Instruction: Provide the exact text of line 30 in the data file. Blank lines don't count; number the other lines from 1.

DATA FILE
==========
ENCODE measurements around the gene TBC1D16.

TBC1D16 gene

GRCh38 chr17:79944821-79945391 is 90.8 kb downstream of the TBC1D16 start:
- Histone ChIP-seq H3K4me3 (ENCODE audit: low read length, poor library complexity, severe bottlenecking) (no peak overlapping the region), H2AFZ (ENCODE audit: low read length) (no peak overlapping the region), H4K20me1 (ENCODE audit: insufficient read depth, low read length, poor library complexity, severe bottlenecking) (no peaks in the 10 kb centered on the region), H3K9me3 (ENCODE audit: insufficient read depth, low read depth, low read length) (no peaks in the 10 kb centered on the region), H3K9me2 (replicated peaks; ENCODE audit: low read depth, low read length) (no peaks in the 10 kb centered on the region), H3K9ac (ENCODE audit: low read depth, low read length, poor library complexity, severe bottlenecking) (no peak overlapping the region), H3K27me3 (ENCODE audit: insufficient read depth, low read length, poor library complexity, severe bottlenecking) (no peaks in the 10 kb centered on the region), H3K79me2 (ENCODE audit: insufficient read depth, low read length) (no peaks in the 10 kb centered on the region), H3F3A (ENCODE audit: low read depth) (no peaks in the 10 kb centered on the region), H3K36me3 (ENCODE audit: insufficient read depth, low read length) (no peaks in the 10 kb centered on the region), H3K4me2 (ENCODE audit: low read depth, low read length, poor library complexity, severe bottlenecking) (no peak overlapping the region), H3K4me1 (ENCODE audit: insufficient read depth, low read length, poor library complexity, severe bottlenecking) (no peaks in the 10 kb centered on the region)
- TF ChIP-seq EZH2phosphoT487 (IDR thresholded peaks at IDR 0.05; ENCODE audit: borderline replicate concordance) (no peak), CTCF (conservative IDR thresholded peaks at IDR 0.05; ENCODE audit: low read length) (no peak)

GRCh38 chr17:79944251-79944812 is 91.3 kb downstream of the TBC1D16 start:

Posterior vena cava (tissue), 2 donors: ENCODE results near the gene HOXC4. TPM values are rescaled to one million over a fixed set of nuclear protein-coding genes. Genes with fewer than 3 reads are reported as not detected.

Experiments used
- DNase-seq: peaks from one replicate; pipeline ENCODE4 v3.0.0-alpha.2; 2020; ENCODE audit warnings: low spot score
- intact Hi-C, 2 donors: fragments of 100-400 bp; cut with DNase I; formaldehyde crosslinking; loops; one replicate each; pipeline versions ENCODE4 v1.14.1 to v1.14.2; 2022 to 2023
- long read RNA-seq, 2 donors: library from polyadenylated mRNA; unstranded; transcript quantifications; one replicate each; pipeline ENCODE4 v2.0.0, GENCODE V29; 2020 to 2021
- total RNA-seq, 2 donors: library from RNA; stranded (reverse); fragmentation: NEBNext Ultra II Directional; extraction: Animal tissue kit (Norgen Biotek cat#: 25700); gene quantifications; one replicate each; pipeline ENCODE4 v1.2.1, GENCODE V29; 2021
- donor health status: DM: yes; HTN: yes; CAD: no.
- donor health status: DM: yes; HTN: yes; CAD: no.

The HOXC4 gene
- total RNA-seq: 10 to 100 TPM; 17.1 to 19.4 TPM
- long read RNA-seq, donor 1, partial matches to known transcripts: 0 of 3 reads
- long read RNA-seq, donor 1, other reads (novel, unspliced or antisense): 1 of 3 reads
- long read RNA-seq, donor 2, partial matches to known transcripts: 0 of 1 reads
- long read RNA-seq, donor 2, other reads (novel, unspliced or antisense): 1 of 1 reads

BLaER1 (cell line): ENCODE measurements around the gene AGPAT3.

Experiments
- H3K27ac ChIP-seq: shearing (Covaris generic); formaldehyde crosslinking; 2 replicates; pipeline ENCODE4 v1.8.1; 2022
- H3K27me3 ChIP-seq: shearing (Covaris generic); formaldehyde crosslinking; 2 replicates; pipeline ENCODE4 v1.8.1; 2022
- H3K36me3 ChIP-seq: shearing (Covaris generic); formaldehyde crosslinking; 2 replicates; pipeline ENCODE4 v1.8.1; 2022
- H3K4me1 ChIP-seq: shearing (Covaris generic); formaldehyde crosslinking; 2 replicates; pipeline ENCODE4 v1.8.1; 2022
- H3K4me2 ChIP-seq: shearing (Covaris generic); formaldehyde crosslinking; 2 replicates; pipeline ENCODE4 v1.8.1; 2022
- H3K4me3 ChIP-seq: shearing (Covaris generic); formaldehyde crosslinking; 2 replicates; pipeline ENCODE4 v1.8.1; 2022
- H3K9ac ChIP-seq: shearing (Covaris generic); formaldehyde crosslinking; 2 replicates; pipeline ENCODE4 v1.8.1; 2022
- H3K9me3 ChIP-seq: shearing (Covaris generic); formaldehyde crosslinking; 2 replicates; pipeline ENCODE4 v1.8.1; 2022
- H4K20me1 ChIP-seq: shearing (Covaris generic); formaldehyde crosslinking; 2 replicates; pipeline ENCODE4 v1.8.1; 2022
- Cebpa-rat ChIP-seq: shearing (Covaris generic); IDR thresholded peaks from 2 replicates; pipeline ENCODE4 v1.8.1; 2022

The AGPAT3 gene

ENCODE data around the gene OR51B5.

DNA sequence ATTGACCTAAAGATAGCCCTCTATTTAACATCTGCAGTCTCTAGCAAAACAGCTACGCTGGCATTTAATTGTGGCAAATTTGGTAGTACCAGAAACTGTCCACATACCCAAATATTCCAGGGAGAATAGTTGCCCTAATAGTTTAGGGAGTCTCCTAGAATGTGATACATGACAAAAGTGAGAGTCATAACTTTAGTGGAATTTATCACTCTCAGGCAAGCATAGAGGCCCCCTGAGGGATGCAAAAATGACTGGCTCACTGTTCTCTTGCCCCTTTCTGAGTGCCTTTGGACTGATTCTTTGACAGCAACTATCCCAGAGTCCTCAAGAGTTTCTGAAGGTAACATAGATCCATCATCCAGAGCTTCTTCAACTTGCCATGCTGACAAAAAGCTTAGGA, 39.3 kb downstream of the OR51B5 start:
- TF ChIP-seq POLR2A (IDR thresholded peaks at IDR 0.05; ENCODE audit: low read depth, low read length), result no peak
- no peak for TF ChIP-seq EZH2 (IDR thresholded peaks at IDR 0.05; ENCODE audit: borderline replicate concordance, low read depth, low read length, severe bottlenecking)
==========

- H3K9me3 ChIP-seq: shearing (Covaris generic); formaldehyde crosslinking; 2 replicates; pipeline ENCODE4 v1.8.1; 2022